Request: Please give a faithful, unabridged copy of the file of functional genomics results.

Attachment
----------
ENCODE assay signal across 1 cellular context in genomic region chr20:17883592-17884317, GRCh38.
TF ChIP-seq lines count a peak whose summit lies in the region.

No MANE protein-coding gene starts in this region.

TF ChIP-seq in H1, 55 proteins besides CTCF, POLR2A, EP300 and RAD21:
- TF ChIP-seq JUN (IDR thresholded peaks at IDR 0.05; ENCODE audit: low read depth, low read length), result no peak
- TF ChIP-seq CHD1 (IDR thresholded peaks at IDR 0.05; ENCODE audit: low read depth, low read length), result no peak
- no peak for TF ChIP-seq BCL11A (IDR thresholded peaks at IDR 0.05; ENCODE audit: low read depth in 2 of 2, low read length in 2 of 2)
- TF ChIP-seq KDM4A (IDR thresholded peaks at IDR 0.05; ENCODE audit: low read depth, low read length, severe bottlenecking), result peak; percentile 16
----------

ENCODE assay signal across 1 cellular context in genomic region chr20:17883592-17884317, GRCh38.
TF ChIP-seq lines count a peak whose summit lies in the region.

No MANE protein-coding gene starts in this region.

TF ChIP-seq in H1, 55 proteins besides CTCF, POLR2A, EP300 and RAD21:
- TF ChIP-seq JUN (IDR thresholded peaks at IDR 0.05; ENCODE audit: low read depth, low read length), result no peak
- TF ChIP-seq CHD1 (IDR thresholded peaks at IDR 0.05; ENCODE audit: low read depth, low read length), result no peak
- no peak for TF ChIP-seq BCL11A (IDR thresholded peaks at IDR 0.05; ENCODE audit: low read depth in 2 of 2, low read length in 2 of 2)
- TF ChIP-seq KDM4A (IDR thresholded peaks at IDR 0.05; ENCODE audit: low read depth, low read length, severe bottlenecking), result peak; percentile 16